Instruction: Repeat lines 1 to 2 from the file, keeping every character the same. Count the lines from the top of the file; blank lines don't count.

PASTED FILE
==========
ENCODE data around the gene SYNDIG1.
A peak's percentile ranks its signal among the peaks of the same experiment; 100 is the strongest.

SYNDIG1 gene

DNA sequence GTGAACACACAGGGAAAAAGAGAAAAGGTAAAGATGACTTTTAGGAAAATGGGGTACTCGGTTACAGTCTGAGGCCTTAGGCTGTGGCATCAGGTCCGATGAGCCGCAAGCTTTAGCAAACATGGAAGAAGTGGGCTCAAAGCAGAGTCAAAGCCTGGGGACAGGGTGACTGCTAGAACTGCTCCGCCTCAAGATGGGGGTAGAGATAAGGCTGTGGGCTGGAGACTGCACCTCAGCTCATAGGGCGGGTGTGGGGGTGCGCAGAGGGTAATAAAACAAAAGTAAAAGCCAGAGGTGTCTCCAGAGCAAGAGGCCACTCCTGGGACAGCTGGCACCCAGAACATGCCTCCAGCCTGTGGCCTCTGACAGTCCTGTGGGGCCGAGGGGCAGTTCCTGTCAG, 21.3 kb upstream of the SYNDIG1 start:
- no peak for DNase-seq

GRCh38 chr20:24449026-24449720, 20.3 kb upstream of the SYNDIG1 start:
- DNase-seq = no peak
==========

ENCODE data around the gene SYNDIG1.
A peak's percentile ranks its signal among the peaks of the same experiment; 100 is the strongest.